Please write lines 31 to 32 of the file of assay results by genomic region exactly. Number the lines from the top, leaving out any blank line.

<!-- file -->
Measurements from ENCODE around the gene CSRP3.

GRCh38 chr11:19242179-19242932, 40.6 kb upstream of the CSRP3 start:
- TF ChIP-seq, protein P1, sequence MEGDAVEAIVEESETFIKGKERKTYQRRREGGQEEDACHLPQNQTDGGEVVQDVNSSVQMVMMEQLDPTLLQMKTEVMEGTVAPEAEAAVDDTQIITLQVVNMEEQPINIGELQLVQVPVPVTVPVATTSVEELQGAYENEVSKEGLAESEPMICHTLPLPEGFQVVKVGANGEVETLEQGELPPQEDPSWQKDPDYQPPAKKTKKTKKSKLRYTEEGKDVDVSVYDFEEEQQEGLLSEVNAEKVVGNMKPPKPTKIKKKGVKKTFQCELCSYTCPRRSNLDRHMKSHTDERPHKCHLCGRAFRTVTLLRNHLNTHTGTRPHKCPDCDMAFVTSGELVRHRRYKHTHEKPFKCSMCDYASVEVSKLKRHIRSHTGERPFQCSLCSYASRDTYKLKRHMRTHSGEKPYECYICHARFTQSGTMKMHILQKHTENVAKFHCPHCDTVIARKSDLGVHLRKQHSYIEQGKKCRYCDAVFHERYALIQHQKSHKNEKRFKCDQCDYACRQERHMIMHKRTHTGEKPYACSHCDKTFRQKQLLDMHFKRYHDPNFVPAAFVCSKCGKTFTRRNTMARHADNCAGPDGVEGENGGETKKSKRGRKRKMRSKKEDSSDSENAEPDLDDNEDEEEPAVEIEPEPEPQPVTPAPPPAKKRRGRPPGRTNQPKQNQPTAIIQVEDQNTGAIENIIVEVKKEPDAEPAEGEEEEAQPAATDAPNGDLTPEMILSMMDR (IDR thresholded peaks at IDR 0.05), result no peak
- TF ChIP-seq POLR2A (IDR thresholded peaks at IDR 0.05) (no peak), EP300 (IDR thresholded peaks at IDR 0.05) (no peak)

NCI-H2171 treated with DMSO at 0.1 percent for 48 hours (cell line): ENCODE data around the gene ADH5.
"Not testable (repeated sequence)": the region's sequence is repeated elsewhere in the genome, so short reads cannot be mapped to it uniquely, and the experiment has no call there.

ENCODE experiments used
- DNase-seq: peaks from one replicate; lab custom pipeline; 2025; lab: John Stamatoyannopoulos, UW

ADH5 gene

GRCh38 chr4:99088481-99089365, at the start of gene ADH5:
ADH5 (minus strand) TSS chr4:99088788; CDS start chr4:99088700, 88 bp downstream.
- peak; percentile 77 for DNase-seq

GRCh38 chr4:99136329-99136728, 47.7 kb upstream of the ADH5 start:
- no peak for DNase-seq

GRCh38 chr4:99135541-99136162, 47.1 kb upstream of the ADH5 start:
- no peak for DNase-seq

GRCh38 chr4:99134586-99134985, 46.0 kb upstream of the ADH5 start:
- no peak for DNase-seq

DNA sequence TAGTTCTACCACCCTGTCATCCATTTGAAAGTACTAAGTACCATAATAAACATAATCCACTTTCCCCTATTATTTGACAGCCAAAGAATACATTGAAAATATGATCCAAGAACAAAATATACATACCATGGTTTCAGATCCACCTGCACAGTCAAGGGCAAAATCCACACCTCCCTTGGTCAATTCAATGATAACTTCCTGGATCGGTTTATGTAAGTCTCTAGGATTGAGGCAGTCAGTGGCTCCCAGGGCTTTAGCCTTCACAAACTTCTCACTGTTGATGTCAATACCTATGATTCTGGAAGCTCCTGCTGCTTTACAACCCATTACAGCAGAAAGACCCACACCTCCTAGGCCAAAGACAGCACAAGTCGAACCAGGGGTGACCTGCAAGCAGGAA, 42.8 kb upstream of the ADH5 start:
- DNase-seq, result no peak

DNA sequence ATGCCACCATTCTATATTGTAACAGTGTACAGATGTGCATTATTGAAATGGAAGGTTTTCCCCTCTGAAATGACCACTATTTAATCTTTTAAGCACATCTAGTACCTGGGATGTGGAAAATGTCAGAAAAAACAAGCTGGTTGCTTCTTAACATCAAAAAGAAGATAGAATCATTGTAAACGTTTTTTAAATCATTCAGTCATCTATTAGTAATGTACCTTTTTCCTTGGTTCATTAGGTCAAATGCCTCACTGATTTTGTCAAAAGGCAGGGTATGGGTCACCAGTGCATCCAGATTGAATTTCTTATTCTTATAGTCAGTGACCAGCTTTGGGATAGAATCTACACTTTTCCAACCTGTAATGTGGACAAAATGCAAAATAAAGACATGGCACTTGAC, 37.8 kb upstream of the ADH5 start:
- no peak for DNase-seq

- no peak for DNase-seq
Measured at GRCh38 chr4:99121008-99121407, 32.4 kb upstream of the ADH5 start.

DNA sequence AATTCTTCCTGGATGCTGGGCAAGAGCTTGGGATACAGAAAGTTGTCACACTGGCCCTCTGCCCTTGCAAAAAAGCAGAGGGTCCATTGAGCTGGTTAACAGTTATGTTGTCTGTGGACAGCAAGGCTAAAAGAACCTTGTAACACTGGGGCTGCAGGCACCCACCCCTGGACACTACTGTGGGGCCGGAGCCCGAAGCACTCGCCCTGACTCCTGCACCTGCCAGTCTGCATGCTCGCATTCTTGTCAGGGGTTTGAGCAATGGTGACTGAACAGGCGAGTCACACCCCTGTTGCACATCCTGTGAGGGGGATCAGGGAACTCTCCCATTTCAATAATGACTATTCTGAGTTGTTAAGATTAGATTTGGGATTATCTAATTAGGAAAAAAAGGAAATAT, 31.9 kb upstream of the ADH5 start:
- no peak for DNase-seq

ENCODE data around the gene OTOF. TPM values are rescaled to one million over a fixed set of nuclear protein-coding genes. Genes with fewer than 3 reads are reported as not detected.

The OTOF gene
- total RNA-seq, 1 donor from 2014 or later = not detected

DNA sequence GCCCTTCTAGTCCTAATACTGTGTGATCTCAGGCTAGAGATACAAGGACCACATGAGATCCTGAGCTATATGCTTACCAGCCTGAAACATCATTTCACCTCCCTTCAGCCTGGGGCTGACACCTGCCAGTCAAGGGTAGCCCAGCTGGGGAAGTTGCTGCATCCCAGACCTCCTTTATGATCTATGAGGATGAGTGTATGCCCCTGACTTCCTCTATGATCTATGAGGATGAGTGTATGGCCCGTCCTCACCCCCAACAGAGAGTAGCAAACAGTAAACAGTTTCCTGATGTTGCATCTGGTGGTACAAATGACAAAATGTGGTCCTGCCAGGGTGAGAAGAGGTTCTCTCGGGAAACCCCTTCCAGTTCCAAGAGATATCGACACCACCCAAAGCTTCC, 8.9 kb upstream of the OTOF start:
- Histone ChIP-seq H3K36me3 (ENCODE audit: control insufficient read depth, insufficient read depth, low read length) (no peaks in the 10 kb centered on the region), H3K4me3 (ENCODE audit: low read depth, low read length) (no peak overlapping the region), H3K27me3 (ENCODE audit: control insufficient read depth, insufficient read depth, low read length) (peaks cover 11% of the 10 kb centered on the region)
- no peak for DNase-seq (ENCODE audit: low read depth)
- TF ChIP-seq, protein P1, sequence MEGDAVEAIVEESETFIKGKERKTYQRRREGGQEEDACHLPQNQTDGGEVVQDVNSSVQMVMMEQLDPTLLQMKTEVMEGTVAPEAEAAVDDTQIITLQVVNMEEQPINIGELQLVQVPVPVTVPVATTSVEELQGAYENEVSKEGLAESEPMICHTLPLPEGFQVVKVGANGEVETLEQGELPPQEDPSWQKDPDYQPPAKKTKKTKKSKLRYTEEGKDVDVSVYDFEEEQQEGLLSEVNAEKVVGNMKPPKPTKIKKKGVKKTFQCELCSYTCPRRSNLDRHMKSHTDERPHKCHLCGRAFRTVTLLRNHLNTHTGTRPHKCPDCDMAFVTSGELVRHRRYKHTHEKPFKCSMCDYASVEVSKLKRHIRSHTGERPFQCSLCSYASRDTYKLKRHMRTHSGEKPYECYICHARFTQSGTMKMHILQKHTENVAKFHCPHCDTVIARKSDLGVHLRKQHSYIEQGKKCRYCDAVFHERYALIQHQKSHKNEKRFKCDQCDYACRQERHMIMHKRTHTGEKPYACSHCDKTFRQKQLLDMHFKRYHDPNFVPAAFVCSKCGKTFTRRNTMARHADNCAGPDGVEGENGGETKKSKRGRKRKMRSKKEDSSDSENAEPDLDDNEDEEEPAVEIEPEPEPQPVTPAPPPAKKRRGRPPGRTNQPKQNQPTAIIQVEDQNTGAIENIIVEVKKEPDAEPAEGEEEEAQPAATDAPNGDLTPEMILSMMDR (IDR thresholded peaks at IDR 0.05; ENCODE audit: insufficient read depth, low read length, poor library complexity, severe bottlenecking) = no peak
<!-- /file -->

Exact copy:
- Histone ChIP-seq H3K36me3 (ENCODE audit: control insufficient read depth, insufficient read depth, low read length) (no peaks in the 10 kb centered on the region), H3K4me3 (ENCODE audit: low read depth, low read length) (no peak overlapping the region), H3K27me3 (ENCODE audit: control insufficient read depth, insufficient read depth, low read length) (peaks cover 11% of the 10 kb centered on the region)
- no peak for DNase-seq (ENCODE audit: low read depth)